The pound is currently trading at a rate of 1.1048 against the euro according to Bloomberg at the time of writing.
Though the pound has seen little growth overnight, seeing an increase of just 0.08 percent since yesterday, looming post-Brexit trade deals could bring about some significant changes in the coming weeks.
“Sterling traded unchanged against the euro on a rather mundane Monday yesterday, with little in the way of notable headlines or data releases from either side of the channel to rock the boat,” he said.
“A similarly quiet session is likely today, though attention will begin to swing round to the latest set of post-Brexit trade talks, beginning this morning.”
Negotiations between UK and EU leaders are set to restart today, with a focus on topics including “fisheries, judicial enforcement and level playing fields”.
This will be the seventh round of negotiations since Brexit.
“Sterling price action may be steered by UK-EU trade talks this week as negotiators meet from Tuesday-Friday in Brussels to discuss fisheries, judicial enforcement and level playing fields,” explained George Vessey, UK Currency Strategist at Western Union Business Solutions.
Donal Trump flies into Stansted airport for this reason [INSIGHT]
Pound to euro exchange rate: GBP struggles for strength [GRAPH]
Exchange rate: Should you change euros back into pounds? [INTERVIEW]
“The UK has vowed not to align on EU rules, including fishing rights, which continues to scupper hopes of a deal before year-end when the transition period expires.
He continued: The UK wants a free trade agreement like the one the EU already has with Canada, but the EU insists this is unattainable.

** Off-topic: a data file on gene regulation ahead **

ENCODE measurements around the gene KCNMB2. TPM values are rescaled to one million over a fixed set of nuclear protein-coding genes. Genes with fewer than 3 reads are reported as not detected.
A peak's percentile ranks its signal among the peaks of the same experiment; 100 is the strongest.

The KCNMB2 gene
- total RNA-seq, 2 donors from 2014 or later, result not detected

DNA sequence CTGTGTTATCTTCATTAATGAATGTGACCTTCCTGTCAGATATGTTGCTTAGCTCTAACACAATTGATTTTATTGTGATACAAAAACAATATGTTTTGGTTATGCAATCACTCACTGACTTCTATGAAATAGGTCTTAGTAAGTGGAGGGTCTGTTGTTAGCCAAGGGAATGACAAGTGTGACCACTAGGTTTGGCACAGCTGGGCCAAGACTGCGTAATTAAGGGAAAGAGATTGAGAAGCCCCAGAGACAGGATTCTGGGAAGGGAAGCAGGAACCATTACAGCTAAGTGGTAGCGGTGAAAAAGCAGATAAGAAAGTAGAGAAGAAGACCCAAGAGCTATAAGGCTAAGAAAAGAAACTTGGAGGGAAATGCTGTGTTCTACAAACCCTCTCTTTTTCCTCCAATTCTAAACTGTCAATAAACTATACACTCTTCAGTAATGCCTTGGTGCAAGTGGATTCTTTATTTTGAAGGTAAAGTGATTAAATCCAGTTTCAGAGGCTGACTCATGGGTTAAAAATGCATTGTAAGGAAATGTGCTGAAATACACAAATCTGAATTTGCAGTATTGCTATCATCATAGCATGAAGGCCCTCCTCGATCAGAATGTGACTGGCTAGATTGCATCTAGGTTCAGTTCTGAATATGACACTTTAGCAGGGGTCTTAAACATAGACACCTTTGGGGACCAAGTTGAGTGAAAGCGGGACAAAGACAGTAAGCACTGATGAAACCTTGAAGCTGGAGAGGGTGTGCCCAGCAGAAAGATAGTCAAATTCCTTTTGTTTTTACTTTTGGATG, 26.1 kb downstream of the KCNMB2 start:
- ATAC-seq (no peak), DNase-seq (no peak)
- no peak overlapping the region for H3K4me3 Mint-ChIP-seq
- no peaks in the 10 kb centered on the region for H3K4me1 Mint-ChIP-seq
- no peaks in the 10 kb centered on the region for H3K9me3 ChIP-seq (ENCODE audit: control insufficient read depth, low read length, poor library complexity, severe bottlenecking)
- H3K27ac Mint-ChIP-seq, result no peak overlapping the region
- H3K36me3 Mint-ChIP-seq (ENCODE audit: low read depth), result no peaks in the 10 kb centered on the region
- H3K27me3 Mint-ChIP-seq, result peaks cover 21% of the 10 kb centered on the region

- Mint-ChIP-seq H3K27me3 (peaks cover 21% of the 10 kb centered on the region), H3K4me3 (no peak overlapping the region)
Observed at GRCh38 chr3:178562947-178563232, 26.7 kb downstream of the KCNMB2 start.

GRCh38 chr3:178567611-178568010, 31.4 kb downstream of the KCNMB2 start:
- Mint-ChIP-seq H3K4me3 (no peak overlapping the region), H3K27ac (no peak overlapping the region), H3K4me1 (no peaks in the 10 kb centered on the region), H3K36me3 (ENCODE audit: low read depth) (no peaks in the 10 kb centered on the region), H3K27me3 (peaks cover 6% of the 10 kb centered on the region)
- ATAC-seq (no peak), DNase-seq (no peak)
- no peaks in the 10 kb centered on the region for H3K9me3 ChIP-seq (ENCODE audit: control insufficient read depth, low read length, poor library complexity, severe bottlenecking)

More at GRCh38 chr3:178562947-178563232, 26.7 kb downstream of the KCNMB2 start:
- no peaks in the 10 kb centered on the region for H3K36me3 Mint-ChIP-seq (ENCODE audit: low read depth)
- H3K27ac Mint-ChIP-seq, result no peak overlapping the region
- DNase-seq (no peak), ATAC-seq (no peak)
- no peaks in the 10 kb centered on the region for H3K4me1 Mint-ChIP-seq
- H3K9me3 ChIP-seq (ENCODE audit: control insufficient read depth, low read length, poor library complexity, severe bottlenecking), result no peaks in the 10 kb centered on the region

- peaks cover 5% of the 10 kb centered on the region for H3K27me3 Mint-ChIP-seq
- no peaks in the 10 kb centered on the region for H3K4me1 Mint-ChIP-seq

“The EU also insists the UK must agree a level playing field with Brussels, but that would see the UK tied to EU laws and regulations, which the UK is not willing to accept.
“As a result, the impasse persists and as the clock ticks down to the end of year deadline, sterling may come under selling pressure as investors fear the prospect of a no-trade deal scenario.”
Despite the concerns, however, UK officials remain positive that the trade talks will reach a conclusive end.
According to the Prime Minister’s spokesperson, a deal could be secure as soon as next month.
They added that negotiators will “continue to plug the gaps” during discussions.
However, Mr Vessey warned: “If the UK defaults onto World Trade Organisation terms with the EU, its biggest trading partner, this is expected to severely disrupt international trade, weaken the UK economy and possibly send the pound tumbling back towards the low levels traded in March against the US Dollar and Euro.”
With such uncertainty ahead for the pound, Britons with holiday plans are likely eager to get the best rates possible while they can.
The key to this is to stay up-to-date on relevant political changes and to shop around.
One other way to lock in a good rate is to opt for plastic rather than cash when spending abroad.
Travel money cards are prepaid currency cards which maintain the exchange rate from the time of purchase.
“If you buy at the wrong time or from the wrong place, you could miss out on hundreds of pounds,” said Ian Strafford-Taylor, CEO of FairFX (part of the Equals Group).
“With Coronavirus and a looming Brexit deadline, there is a lot of uncertainty ahead, which means the pound is vulnerable to further fluctuations.
“Using a prepaid card gives you more control over exchange rates, whether you’re topping up before you travel or while you’re away, protecting you from unstable markets and further fluctuations.”